Gave up on The Promise of Happiness last week only a few pages in. Started Ender's Game last Thursday and took it away with me to Scotland. Much more engaging. I think I'll emjoy this one :)

Ender's Game is an excellent book. If you enjoy it, Speaker For The Dead is just as good, if not better, in my opinion.

I think the other books in the Ender's series go downhill from there, though.

I would love to hear your thoughts. :)

Edited by Pixie

Share this post


Link to post
Share on other sites

I really enjoyed Ender's Game. I thought the book had a lot of interesting ideas.

 

The twist really surprised me at the end. The scene where he does his final test - that was a highlight.

 

One thing I didn't like though - "Buggers" as a name for the alien enemy race! They may as well have been called the "little blighters" or the "pains in the neck". Perhaps bugger isn't a commonly used word in the US though like it is in the UK.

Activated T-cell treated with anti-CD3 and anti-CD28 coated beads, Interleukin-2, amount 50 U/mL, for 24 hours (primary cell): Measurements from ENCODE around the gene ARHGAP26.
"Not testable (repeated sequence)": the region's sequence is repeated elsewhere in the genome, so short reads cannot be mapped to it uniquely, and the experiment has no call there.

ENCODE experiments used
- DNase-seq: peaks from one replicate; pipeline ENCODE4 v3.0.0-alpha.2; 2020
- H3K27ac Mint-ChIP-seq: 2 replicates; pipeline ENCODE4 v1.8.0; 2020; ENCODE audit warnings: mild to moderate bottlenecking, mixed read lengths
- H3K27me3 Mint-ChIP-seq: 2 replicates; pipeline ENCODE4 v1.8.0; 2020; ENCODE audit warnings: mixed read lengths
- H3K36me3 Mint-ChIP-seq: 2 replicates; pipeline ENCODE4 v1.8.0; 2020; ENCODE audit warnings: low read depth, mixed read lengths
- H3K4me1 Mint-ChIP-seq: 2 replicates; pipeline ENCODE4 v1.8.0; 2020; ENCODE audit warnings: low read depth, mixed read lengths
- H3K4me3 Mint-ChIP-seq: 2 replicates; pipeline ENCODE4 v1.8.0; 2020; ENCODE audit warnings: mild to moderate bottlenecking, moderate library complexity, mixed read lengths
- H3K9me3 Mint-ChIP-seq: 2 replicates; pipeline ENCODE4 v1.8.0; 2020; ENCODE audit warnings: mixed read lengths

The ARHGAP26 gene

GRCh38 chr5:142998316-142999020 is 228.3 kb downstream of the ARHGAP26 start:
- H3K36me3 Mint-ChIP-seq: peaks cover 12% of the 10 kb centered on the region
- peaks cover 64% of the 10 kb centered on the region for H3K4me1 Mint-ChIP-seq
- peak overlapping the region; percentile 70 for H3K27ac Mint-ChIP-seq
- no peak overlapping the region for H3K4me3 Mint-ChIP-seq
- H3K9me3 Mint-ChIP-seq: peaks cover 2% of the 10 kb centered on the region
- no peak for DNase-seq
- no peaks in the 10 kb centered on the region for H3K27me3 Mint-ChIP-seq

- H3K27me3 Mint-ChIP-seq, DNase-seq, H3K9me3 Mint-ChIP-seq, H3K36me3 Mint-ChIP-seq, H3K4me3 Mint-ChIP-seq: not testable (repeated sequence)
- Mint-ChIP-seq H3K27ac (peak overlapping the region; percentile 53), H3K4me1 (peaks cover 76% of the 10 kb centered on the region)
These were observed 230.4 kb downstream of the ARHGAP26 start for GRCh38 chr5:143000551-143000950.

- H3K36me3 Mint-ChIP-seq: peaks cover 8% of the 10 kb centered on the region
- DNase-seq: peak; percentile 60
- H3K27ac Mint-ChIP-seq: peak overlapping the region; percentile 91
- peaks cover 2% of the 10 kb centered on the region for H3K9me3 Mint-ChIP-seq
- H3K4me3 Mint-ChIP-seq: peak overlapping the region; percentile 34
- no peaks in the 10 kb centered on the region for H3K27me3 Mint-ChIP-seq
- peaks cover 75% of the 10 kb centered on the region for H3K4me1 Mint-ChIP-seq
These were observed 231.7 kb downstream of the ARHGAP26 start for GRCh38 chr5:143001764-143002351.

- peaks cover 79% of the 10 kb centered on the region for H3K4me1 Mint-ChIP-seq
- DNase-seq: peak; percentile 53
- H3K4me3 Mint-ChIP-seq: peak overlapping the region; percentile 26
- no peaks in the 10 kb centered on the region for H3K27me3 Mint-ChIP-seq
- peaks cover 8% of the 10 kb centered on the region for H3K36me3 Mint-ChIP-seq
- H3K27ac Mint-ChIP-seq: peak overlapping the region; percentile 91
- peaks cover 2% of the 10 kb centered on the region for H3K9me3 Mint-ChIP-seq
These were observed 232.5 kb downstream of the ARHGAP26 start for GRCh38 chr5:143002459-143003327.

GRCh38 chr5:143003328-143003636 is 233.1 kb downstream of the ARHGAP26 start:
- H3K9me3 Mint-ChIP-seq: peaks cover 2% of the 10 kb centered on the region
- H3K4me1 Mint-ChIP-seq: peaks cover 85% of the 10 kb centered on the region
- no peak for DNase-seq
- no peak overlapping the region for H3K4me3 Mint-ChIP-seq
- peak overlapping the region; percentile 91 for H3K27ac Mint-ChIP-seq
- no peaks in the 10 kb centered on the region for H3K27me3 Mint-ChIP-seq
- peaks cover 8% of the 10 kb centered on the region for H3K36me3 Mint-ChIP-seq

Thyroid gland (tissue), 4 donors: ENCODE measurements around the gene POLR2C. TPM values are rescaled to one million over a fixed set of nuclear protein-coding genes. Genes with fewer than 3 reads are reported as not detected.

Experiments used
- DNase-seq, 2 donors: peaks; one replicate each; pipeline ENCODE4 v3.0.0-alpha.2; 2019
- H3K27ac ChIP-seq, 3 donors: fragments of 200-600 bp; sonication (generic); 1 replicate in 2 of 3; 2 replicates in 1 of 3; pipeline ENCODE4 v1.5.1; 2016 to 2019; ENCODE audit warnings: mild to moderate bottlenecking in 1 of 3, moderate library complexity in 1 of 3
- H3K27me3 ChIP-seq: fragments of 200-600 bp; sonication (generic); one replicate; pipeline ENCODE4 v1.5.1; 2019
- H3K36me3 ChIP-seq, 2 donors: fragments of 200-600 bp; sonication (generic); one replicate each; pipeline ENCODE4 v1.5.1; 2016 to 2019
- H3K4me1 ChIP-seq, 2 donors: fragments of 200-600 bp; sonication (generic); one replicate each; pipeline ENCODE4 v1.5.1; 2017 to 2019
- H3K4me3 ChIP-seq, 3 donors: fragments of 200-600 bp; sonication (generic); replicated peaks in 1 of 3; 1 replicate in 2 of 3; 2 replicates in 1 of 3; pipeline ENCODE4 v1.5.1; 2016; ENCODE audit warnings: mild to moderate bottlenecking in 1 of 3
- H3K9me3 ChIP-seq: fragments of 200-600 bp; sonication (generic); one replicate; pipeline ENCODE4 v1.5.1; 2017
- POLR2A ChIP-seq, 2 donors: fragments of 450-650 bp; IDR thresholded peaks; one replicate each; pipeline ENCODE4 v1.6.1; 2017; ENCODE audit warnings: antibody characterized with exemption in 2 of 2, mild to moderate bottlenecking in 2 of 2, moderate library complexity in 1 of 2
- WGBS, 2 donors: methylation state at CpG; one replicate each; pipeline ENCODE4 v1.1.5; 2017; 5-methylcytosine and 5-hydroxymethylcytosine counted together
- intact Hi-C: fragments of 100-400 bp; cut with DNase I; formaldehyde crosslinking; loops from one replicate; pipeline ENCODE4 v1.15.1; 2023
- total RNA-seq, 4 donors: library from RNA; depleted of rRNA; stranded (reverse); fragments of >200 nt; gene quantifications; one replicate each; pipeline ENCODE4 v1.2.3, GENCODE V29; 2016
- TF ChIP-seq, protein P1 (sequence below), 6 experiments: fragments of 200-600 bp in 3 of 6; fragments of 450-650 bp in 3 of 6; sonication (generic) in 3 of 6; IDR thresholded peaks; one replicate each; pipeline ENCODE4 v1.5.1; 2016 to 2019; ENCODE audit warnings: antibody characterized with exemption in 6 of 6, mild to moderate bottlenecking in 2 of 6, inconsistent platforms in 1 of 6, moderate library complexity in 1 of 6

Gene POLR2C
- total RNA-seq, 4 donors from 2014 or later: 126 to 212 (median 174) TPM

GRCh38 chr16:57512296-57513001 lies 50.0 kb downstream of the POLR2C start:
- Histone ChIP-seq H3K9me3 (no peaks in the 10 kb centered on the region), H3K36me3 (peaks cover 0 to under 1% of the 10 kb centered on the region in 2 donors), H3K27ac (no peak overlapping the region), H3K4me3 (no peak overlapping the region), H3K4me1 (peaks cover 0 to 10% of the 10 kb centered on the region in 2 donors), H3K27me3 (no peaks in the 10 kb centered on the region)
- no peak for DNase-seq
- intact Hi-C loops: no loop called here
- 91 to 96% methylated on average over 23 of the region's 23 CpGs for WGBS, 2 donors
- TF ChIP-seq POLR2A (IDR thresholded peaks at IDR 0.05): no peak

Next I've started reading "Great Turning Points of British History" from the BBC History magazine people. So far so good. It seems quite readable and hopefully will prove educational.

Edited by ~Andrea~

Share this post


Link to post
Share on other sites

The history book is quite good, but a little dry for bedtime reading. I'm not sure I can face another chapter tonight to I'm going to pick up Chris Evans - It's Nnot What You Think to interweave with it. Hopefully that'll be a lot more readable. I'm not very good at absorbing facts when I'm tired.

Share this post


Link to post
Share on other sites

Really enjoying Chris Evans auto-biography, much more than I expected to. I really ought to read more auto-biogs as I always seem to really like them

Share this post


Link to post
Share on other sites